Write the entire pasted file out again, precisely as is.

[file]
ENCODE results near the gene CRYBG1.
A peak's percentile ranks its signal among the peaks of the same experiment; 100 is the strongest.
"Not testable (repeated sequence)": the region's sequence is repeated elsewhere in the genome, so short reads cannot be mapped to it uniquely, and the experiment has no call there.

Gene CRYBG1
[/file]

ENCODE results near the gene CRYBG1.
A peak's percentile ranks its signal among the peaks of the same experiment; 100 is the strongest.
"Not testable (repeated sequence)": the region's sequence is repeated elsewhere in the genome, so short reads cannot be mapped to it uniquely, and the experiment has no call there.

Gene CRYBG1